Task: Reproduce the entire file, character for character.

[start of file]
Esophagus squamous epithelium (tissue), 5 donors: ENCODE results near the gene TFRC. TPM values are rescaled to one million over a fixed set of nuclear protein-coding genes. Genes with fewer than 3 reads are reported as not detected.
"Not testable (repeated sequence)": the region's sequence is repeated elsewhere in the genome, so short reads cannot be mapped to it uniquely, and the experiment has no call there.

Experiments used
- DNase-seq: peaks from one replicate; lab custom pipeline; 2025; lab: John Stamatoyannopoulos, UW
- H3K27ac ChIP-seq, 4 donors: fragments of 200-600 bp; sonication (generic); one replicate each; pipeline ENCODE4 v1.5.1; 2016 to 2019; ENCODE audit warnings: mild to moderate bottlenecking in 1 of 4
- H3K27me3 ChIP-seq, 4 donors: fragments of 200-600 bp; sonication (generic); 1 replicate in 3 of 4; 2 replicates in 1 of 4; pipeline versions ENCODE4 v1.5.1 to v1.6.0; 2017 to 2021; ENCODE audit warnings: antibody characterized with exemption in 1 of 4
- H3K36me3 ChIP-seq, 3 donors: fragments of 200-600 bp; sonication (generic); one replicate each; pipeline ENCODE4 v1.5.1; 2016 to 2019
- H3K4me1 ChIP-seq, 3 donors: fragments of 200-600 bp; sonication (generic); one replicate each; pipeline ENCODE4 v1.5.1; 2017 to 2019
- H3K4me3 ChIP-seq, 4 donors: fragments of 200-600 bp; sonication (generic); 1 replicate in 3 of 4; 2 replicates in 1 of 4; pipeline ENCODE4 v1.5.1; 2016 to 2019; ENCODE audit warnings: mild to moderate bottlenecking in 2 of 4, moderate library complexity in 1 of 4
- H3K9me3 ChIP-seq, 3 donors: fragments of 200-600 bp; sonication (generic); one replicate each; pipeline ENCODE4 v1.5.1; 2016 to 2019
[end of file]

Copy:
Esophagus squamous epithelium (tissue), 5 donors: ENCODE results near the gene TFRC. TPM values are rescaled to one million over a fixed set of nuclear protein-coding genes. Genes with fewer than 3 reads are reported as not detected.
"Not testable (repeated sequence)": the region's sequence is repeated elsewhere in the genome, so short reads cannot be mapped to it uniquely, and the experiment has no call there.

Experiments used
- DNase-seq: peaks from one replicate; lab custom pipeline; 2025; lab: John Stamatoyannopoulos, UW
- H3K27ac ChIP-seq, 4 donors: fragments of 200-600 bp; sonication (generic); one replicate each; pipeline ENCODE4 v1.5.1; 2016 to 2019; ENCODE audit warnings: mild to moderate bottlenecking in 1 of 4
- H3K27me3 ChIP-seq, 4 donors: fragments of 200-600 bp; sonication (generic); 1 replicate in 3 of 4; 2 replicates in 1 of 4; pipeline versions ENCODE4 v1.5.1 to v1.6.0; 2017 to 2021; ENCODE audit warnings: antibody characterized with exemption in 1 of 4
- H3K36me3 ChIP-seq, 3 donors: fragments of 200-600 bp; sonication (generic); one replicate each; pipeline ENCODE4 v1.5.1; 2016 to 2019
- H3K4me1 ChIP-seq, 3 donors: fragments of 200-600 bp; sonication (generic); one replicate each; pipeline ENCODE4 v1.5.1; 2017 to 2019
- H3K4me3 ChIP-seq, 4 donors: fragments of 200-600 bp; sonication (generic); 1 replicate in 3 of 4; 2 replicates in 1 of 4; pipeline ENCODE4 v1.5.1; 2016 to 2019; ENCODE audit warnings: mild to moderate bottlenecking in 2 of 4, moderate library complexity in 1 of 4
- H3K9me3 ChIP-seq, 3 donors: fragments of 200-600 bp; sonication (generic); one replicate each; pipeline ENCODE4 v1.5.1; 2016 to 2019